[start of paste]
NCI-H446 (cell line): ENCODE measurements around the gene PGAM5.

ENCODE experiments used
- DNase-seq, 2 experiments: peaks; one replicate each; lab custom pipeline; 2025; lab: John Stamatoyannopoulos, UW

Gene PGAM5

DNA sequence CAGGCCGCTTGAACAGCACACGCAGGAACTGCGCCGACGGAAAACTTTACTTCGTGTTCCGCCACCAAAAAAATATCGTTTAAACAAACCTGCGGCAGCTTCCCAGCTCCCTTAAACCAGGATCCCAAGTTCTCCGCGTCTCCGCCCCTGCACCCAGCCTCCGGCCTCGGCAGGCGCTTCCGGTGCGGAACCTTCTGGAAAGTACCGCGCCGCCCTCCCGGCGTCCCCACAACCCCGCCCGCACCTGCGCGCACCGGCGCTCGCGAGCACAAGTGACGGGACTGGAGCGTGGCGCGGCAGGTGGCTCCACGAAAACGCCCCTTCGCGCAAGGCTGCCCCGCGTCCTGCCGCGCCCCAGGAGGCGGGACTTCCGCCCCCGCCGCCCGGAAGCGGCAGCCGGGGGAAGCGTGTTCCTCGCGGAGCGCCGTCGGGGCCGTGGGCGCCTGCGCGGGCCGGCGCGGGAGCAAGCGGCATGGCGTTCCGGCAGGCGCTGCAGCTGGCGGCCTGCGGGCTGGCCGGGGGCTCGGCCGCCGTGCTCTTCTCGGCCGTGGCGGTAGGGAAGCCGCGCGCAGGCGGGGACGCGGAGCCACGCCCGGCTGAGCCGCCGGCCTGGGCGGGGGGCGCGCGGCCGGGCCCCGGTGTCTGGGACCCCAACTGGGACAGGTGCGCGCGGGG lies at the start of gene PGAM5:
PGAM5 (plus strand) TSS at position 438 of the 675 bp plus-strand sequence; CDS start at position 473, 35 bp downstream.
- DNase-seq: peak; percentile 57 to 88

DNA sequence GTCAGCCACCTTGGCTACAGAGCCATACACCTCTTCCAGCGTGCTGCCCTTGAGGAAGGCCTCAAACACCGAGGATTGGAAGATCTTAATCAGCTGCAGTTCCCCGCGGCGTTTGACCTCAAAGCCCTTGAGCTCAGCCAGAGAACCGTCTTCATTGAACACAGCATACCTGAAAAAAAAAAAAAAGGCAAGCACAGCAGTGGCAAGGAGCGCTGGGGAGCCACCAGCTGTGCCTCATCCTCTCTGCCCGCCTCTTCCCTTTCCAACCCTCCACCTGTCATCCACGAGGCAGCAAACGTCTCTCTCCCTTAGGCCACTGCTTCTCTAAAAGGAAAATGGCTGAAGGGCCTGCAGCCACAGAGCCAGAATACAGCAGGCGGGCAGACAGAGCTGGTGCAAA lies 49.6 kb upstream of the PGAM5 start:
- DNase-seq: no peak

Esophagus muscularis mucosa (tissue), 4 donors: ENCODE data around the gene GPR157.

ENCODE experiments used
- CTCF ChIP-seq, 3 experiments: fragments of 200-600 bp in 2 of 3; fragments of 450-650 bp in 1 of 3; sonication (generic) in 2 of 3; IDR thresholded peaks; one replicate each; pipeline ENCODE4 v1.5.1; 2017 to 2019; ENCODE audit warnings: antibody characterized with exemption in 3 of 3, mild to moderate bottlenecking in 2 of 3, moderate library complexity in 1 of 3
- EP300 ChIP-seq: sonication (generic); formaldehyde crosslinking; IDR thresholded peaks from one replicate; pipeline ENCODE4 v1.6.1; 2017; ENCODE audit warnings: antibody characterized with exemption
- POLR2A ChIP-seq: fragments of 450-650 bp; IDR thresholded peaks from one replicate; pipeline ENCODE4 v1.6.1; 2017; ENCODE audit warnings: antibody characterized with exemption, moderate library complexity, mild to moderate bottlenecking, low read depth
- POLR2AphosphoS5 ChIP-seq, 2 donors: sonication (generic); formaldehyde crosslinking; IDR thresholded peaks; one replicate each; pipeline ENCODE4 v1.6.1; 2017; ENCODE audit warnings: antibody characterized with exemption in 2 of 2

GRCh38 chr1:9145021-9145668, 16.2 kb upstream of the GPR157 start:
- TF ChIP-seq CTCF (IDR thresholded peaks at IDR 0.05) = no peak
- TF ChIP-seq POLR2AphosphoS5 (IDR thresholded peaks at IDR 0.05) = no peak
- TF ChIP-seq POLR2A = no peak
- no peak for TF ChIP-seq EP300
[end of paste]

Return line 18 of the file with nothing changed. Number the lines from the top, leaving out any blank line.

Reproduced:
- TF ChIP-seq POLR2AphosphoS5 (IDR thresholded peaks at IDR 0.05) = no peak